I also do not want to hear about injuries.  Terence Newman is hurt and that is why the secondary cannot cover.  How come the Redskins lose Shawn Springs, play with a banged-up Fred Smoot and they still stuff the Browns?  Tony Romo hurt his pinkie and did not play.  Some of the Cowboys greatest wins (1974 Thanksgiving win over Washington (Clint Longley in for Roger Staubach), 1994 Thanksgiving win over Green Bay (Jason Garrett in for Troy Aikman) have involved backup quarterbacks.  A good team finds ways to win despite injuries, which in the NFL are inevitable.

The reality is this coaching staff is not getting the job done.  Jerry Jones when pressed after the game about Wade Phillips job security gave the idiotic answer that he did not fire Jimmy Johnson after a 1-15 season!  He then explained that sometimes you fire a coach after they win a Super Bowl (especially if the owner is an egotistical publicity hound who believes he is a football genius)!!

I do not believe that Wade Phillips can turn around the team’s play and take them deep into the playoffs.  Tony Romo returning to the lineup will help (if his hand is healthy enough), but he does not block, rush the quarterback or cover receivers.  This weeks game against Tampa Bay (former Cowboy WR Antonio Bryant will be pumped for this one) is a MUST win game for Dallas.

Al Davis Needs To Pull A Jerry Jones To “Just Win Baby”

Saturday, October 18th, 2008

The Dallas Cowboys were coming off of three straight 5-11 seasons after the 2002 season.  Cowboys’ owner and GM, Jerry Jones, recognized his franchise needed help and he swallowed his pride and hired Bill Parcells to turn the team into a winner again.  Parcells was given control over personnel and the players knew that the coach had power and was not a Jerry Jones puppet (i.e. Dave Campo, Chan Gailey and Barry Switzer).

Al Davis is a NFL legend and deservedly so for all that he has accomplished.  The Oakland Raiders are a storied franchise because of Al Davis.  However, today the franchise is like a great boxer that stays around too long and is now getting knocked out by journeymen.  Oakland has averaged a miserable 4 wins per season over the past 5 years.  It is particularly a waste to see a very talented young quarterback (JaMarcus Russell) whose development has to be stunted by the instability in the organization and the revolving door of head coaches.  Parcells played a large role in developing Tony Romo into a productive starting quarterback.  Romo has a fraction of the natural talent that Russell possesses.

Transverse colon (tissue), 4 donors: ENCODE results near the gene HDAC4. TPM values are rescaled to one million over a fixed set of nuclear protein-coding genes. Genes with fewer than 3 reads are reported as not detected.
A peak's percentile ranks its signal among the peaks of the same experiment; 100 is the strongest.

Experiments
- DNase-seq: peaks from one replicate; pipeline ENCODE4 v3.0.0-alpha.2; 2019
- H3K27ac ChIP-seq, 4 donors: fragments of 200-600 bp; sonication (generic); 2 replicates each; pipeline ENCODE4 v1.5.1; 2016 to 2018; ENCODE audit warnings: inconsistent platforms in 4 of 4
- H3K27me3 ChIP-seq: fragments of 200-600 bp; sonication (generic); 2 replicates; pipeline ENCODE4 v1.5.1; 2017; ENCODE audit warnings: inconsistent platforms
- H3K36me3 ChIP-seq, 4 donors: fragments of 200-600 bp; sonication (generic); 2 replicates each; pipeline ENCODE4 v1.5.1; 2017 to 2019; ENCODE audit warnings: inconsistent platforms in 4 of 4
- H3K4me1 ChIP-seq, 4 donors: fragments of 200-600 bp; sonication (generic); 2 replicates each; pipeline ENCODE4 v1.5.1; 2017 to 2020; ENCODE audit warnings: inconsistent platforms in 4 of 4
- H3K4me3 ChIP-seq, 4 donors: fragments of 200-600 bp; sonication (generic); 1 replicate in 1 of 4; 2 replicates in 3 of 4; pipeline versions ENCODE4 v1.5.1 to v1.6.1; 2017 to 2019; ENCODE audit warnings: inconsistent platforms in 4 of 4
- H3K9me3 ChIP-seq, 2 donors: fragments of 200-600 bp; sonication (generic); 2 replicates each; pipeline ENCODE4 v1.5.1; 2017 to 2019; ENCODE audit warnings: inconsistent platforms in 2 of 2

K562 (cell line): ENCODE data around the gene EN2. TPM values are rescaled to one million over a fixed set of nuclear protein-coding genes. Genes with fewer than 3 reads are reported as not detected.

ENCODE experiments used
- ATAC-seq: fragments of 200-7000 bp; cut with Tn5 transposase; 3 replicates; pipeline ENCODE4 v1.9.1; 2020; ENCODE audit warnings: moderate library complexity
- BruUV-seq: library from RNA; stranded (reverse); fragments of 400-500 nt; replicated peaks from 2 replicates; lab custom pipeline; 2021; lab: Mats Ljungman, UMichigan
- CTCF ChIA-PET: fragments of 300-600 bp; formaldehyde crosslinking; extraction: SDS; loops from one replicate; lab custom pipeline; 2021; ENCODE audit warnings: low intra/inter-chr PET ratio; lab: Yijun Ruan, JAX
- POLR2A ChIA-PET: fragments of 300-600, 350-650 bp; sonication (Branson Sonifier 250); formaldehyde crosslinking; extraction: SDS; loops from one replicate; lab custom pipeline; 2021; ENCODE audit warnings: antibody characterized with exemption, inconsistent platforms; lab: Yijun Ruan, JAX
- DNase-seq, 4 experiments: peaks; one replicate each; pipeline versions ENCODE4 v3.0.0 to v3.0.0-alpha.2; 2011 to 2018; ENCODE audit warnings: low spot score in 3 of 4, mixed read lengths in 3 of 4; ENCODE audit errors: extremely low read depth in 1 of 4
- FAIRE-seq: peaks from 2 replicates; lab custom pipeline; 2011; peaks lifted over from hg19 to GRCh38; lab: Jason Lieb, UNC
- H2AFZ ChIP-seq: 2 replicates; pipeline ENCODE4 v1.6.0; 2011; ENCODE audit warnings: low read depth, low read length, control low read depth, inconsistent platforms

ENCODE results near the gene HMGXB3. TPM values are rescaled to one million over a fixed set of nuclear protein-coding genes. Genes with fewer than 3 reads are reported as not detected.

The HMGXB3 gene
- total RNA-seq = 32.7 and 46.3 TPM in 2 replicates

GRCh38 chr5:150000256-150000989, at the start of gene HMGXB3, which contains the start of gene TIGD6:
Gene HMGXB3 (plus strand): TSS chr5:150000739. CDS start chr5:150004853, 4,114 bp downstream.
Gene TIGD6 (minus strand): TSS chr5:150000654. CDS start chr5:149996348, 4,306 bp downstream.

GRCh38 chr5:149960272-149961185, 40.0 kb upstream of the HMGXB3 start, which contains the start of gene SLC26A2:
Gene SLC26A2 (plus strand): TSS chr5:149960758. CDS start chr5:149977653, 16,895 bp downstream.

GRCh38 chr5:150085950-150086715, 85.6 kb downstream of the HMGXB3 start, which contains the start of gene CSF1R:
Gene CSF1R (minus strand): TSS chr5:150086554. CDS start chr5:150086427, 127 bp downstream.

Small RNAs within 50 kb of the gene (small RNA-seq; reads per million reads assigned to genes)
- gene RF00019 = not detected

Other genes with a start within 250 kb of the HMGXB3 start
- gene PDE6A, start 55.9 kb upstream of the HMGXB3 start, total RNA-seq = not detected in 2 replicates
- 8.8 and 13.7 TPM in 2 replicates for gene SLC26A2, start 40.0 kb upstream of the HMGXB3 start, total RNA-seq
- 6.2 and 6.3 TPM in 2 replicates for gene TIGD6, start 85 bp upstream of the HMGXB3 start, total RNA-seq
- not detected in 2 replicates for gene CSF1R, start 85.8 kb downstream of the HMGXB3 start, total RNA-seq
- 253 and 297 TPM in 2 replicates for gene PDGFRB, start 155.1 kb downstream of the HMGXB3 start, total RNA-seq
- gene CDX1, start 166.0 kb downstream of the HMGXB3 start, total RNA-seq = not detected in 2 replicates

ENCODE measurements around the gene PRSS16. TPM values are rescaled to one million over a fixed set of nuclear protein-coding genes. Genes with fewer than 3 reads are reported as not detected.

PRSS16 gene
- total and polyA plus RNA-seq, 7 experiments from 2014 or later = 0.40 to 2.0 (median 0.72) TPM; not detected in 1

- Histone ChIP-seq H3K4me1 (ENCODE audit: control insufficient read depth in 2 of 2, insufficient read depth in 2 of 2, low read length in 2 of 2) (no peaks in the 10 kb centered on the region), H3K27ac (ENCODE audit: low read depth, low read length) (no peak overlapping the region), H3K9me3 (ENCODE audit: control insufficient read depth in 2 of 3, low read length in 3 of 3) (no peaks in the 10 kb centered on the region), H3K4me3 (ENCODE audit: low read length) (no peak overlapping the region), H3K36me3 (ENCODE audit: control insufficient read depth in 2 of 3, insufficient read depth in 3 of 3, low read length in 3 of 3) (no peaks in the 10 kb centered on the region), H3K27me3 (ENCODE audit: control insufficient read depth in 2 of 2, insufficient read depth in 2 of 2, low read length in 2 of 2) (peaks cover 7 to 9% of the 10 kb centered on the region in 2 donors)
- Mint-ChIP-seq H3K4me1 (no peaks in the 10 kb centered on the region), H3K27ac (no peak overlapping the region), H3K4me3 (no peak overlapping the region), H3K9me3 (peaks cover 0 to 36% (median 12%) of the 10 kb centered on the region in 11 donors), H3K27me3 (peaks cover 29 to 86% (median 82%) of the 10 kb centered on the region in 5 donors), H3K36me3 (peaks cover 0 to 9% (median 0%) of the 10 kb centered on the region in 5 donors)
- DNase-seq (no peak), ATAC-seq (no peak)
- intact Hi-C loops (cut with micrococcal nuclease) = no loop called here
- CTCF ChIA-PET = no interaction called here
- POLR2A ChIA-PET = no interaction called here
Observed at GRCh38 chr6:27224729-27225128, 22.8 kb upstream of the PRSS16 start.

The smartest statement that Al Davis said in his press conference explaining the firing of Lane Kiffin was that the team must develop JaMarcus Russell.  The question is who is going to do this?  Tom Cable?  There is nothing in Tom Cable’s unimpressive coaching resume (4 straight losing seasons as head coach at Idaho and brief stints on the coaching staff at UCLA and the Falcons) that suggests he is the man to lead Russell or the Raiders to greatness.  Cable is Oakland’s version of Dave Campo.  Al Davis needs to check his ego at the door and sell the next head coach (when Cable is dismissed) of the Raiders that he will have real power.